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Ten True Tales from America’s Toughest Prison

by Selme Angulo
fact checked by Darci Heikkinen

The death penalty has been a controversial aspect of American history for centuries. With it, California’s San Quentin State Prison has been the country’s most well-known death row for many years. The first execution of a prisoner took place in the prison way back in 1893.

For the next several decades, San Quentin was the site of hundreds of executions. However, California has now reconsidered its stance on the death penalty. By 2023, the state moved to slowly begin transferring its death row inmates housed at San Quentin to other facilities. Change may yet come for the notorious prison.

But that hasn’t stopped San Quentin’s reputation from continuing to spread. The prison is known as one of the country’s toughest, most violent, and most restrictive jails. Johnny Cash infamously performed there once in 1969, forever making San Quentin a part of outlaw lore. Throughout its long history, tales of San Quentin’s most violent offenders have bubbled up into a life of their own.

In this list, you’ll learn all about ten terrifying—and true—tales taken from America’s toughest and most notorious prison.

Related: 10 Serial Killers Who Were Shockingly Released From Prison Early

10 The Inconsistent Gas Chamber

Execution By Gas Chamber

Throughout San Quentin’s history, prison officials have used three methods of execution: hanging, gas, and lethal injection. For a while, San Quentin and nearby Folsom Prison shared hanging duties for California. But by 1938, the notorious prison’s gas chamber became operational. So the warden started sending prisoners to die there. But it didn’t come without major faults.

In fact, prison officials decided to test the gas chamber with a live animal before putting a prisoner inside. So they put a pig in the chamber. Shockingly, it took the animal more than 35 minutes to finally succumb to the gas. Clearly, the chamber had some kinks to work out before executions could begin—to say the very least.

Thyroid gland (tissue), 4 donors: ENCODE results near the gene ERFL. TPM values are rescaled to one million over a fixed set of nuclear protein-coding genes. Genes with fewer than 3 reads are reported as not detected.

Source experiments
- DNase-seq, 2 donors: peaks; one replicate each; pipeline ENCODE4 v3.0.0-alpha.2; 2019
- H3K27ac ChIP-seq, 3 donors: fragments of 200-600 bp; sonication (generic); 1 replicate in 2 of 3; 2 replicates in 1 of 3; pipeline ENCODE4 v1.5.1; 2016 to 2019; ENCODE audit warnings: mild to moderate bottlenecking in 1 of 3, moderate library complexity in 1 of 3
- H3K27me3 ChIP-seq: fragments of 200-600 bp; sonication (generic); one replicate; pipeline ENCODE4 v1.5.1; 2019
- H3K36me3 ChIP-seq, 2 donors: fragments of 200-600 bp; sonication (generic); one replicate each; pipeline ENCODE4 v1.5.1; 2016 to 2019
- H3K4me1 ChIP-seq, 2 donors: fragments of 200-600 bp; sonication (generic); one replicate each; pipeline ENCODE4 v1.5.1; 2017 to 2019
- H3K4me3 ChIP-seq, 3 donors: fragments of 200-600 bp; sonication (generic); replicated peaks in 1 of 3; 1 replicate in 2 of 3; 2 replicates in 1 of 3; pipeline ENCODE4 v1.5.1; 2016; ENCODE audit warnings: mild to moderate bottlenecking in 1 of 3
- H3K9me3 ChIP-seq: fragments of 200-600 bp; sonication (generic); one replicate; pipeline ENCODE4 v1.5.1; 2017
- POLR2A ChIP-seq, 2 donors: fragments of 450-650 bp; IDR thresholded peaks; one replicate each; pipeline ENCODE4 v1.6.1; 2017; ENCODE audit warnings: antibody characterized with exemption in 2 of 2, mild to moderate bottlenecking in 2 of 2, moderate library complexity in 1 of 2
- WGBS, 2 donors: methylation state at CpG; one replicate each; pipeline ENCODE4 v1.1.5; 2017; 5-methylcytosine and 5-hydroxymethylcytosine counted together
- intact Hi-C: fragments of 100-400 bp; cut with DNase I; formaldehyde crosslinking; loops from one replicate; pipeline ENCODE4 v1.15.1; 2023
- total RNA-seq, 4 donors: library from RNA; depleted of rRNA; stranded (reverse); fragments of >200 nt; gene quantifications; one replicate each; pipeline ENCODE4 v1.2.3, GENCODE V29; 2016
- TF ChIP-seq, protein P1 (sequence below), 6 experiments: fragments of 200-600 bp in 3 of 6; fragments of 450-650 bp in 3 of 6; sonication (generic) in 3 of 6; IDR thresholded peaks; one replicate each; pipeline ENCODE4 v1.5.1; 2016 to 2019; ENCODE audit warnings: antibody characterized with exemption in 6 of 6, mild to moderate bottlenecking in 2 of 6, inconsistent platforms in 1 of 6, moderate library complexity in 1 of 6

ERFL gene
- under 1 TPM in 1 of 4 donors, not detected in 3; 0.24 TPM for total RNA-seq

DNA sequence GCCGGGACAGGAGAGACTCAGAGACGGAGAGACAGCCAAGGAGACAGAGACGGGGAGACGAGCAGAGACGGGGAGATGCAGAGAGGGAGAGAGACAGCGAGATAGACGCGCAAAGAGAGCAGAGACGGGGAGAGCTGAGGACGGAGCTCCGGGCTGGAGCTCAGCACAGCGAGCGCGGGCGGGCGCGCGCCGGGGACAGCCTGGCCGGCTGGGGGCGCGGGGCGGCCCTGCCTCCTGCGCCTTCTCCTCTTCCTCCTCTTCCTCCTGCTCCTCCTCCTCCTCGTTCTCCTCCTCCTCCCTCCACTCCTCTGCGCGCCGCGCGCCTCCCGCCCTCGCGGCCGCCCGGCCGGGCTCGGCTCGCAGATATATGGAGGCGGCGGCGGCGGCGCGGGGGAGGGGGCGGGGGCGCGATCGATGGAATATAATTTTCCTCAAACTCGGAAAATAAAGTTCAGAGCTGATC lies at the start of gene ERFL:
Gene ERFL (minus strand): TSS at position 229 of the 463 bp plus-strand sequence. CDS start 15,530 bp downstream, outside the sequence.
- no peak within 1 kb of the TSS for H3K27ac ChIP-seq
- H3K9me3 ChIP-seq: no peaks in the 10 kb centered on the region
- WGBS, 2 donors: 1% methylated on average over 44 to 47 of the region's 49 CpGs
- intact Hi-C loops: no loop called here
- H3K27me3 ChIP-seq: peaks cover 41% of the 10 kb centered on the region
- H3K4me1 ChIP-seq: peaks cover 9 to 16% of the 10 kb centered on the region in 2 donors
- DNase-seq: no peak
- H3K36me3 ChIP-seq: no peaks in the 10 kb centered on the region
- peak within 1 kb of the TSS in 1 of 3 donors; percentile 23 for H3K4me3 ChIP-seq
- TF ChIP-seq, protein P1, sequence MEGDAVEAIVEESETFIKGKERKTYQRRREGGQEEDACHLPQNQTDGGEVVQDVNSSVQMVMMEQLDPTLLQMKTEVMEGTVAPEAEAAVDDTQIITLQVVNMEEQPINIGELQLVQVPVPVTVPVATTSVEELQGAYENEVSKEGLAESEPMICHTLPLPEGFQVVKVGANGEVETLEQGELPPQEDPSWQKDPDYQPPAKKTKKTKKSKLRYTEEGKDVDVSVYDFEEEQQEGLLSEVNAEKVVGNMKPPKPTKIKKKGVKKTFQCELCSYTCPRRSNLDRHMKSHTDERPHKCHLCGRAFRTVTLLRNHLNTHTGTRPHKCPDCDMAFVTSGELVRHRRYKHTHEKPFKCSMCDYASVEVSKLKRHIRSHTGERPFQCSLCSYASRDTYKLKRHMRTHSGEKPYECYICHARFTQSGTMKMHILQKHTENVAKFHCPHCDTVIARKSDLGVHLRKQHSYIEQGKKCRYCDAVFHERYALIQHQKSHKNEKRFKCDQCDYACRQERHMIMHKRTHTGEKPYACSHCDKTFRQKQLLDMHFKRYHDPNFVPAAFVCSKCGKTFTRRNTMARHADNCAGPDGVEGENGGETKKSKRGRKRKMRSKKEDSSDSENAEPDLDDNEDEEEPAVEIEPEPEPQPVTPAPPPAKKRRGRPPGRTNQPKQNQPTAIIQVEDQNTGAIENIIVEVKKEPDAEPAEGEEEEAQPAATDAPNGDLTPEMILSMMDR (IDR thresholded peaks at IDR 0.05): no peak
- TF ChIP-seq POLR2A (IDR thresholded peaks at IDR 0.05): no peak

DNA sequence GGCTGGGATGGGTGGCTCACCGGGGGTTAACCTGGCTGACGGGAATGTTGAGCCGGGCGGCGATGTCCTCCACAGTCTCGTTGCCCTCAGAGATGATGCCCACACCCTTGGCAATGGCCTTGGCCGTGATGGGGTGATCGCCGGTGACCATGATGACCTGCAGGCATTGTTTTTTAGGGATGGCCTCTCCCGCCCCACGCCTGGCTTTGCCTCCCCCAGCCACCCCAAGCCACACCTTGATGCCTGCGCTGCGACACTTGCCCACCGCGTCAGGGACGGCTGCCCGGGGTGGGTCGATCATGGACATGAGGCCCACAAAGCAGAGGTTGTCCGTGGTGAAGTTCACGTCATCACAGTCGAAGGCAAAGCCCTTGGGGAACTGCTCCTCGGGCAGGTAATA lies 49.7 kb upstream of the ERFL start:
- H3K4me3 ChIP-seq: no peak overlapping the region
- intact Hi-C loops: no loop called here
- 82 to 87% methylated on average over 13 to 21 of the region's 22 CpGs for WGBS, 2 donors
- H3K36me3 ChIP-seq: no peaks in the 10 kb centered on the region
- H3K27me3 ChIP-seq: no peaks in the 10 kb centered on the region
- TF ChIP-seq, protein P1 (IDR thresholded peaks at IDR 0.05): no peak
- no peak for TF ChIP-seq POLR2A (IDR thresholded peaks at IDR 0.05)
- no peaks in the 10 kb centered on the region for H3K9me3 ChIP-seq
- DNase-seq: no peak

The pig problem was a big one for San Quentin. When the gas chamber’s manufacturer installed the room, they boasted the gas would only take 15 seconds to kill a condemned man. So when the pig took over half an hour to die, California prison officials were alarmed. Warden Court Smith made his doubts known from the very beginning of the chamber’s appearance on the prison grounds. “Hanging is bad enough,” he said of death row, “but this—it’s terrible.” Even so, prison officials wanted to make it right and put it to use. They got their chance soon after the chamber was first installed too.

A prison riot at Folsom left four men dead, including the warden. The perpetrators were sent to San Quentin to die by gas. And that they did. Spectators were traumatized to see it happen. And the men who died knew it was bad from the very start. Albert Kessell—the first man to die in San Quentin’s gas chamber—uttered two very memorable words as his statement once inside: “it’s bad.”[1]

9 From Gas to Lethal Injection

Inside the lethal-injection chamber at San Quentin

For about six decades, the gas chamber was the method of choice on death row. But in 1996, San Quentin officials changed things once again. That year, they ordered those making their final walk to die by lethal injection. The first killer to be executed in this manner at San Quentin was the infamous William Bonin. He was known in his life as the Freeway Killer.

Bonin ended up confessing to the torture of nearly two dozen men and boys he came across on California highways in the 1970s and 1980s. He wreaked havoc on his targets—who were trying to hitchhike across the state—for over a decade. After finding his victims at random, he would kill them in isolated places and dump their bodies until he was finally caught and imprisoned. By the time his death row case came up, he had long since been condemned at San Quentin.